Massage Business Goes From the Table to the Mat

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At massage-therapy business Mat Magick, partners Jennifer and Ian Brooks are packing up the oil and moving their work from the traditional table to a mat on the floor.

Jennifer Brooks started the business, the sole owner at the time, as a way to call her own shots in life.

“I started this business, originally Kneaded Bliss Massage, about two and half years ago,” Jennifer Brooks said. “I worked with other people and was just not satisfied with not being able to do what I wanted to do, like I was being dictated what I had to treat, or how I could treat, and that wasn’t working well for me. So I decided to go out on my own.”

She performed the typical kind of massage therapy — on the table, making people hurt so good — but the business, which has enjoyed a period of great success since the end of the shutdown, took some time to gain some steam at first.

“It was a very slow start,” she said. “Not gonna lie, I had maybe two clients for a couple months. As word was getting out — the word-of-mouth is amazing in this town —the business was building, and I was wanting to learn more ways of helping my clients. So I started learning the mat-based therapy. It’s like stretch therapy.”

Since reopening after the COVID-19 lockdowns, she said her business went “boom,” and she found that she was booked out maybe three weeks in advance, sometimes four. Not being able to meet the needs of her new or existing clients because of the long wait time, she knew something needed to be done, she said.

That’s about when Ian Brooks, her partner in life and now in the business, was looking to branch out on his own from the business he was massaging at.

“So he had finally quit his job and was looking to start his own business and was working here out of this office, when all of the sudden he went: ‘Wait, why don’t I work with you? Why don’t we just run this business together?’” Jennifer Brooks said.

Bringing him on came at the perfect time, she said, because the business was already in flux.

“I was really looking for a way to start transitioning people away from the table and onto the mat,” she said. “It’s easier on my body, but it’s more effective treatment for them. We can get right to what’s bothering them. It’s longer-lasting results. It’s deeper work. They don’t have to come in to see me as often. So that transition of having people come off the table and onto the mat caused me to want to rebrand everything.”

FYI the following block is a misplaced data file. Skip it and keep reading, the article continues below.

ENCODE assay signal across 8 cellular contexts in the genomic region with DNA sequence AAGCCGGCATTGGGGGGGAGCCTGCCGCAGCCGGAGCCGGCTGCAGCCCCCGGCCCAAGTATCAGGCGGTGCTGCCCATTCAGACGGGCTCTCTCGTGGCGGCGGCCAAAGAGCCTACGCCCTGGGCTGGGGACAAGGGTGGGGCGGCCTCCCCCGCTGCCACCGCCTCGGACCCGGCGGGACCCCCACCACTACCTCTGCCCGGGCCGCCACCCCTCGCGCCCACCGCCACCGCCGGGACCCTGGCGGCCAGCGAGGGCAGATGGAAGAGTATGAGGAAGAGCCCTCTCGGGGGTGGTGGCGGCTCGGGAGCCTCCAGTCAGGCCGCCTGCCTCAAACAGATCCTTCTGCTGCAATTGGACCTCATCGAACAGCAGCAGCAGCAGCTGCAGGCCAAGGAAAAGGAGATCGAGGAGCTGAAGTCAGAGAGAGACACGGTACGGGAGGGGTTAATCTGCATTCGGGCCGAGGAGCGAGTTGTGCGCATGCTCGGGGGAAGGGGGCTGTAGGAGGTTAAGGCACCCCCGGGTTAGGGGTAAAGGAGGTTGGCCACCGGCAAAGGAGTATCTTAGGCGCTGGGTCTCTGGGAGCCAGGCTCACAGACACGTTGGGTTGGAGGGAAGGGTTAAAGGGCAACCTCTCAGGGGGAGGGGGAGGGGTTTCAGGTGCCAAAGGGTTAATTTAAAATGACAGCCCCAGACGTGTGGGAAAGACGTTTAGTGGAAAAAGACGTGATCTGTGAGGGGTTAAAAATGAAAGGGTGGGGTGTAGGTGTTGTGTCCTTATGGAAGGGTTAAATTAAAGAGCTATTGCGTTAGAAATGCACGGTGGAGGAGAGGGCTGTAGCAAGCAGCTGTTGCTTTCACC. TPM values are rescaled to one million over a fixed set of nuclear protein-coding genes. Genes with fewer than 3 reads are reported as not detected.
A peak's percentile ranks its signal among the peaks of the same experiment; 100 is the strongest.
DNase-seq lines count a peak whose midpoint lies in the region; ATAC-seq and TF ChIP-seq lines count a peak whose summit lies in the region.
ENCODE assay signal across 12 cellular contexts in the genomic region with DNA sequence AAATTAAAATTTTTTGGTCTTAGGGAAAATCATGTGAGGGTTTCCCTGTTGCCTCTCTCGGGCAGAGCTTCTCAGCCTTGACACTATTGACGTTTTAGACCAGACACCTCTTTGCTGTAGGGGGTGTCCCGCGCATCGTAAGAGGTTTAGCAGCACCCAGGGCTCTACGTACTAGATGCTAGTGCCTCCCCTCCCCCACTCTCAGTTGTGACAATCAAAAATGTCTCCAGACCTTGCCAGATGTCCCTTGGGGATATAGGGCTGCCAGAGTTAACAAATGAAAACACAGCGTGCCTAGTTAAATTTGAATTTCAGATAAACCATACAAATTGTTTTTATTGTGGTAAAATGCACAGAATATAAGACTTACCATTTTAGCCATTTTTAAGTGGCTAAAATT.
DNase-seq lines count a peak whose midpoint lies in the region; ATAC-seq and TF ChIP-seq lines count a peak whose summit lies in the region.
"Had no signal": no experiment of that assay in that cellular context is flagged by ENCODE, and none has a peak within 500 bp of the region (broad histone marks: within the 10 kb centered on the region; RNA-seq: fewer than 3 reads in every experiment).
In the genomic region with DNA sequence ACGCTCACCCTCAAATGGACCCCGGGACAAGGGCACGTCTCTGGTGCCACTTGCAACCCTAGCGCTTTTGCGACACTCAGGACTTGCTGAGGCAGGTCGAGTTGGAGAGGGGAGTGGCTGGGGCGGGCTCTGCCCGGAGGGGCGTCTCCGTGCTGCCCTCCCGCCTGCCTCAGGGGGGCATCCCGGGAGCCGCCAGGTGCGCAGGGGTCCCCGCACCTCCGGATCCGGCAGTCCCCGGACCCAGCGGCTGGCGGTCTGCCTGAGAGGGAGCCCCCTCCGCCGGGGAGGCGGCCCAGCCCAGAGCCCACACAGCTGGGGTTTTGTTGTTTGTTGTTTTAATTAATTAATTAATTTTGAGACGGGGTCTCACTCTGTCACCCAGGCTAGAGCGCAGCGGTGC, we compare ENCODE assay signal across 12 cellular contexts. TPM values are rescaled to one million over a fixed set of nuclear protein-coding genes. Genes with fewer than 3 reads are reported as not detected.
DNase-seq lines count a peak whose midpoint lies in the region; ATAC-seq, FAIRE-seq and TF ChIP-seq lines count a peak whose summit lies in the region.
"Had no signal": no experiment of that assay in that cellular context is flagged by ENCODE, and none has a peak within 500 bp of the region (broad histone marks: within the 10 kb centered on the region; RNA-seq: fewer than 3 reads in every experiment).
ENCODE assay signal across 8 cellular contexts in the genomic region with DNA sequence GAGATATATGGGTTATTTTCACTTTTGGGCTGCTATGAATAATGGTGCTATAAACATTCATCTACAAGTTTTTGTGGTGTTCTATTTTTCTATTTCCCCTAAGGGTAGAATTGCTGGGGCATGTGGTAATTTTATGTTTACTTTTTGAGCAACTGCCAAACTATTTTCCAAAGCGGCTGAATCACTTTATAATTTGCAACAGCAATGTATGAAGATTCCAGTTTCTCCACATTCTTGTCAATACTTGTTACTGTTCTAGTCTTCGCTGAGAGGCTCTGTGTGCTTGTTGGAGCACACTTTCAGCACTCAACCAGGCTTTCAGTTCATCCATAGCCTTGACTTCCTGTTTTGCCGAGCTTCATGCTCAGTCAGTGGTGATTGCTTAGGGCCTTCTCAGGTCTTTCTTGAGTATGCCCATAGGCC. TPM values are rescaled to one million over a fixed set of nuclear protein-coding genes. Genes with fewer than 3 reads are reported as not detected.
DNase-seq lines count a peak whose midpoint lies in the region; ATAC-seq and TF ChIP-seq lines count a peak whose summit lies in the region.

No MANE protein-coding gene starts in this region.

She changed everything from the business name to its mode of practice.

The mat-based approach requires a lot of compression work and jostling of the body, getting the joint to move, gaining some traction in the muscles. Once they can get a person’s body to relax through the compressions and the jostling, they take the client through a stretching regimen which can be quite therapeutic, she said.

Ian Brooks has a background in neurosomatic therapy.

“It’s postural analysis-based,” he said. “It’s integrating what you see with what we know about how the body works. Where is there more freedom? Where are you holding yourself back? Where are you getting in your own way? Where can healing just happen once we get that little tension opened up?”

Due to his studies in neurosomatic therapy, he found out he was “kind of an alien in the massage industry.” It was hard for him to find a foothold in the world of massage when he came out of school.

“I discovered I had the natural gift for massage and I had the intellectual thing that had been trained into me, but it was kind of hard to find a place,” he said.

His school was trying to put together a therapist that had the intellectual foundation to understand anatomy in an in-depth way, while connecting what can be seen with the posture and the movements of the body, or how the body holds itself together.

“I have an in-depth look and feel of the body so that I can really interpret what I’m feeling in a way that many clients seem to really appreciate,” Ian Brooks said. “It can be a breath of fresh air.”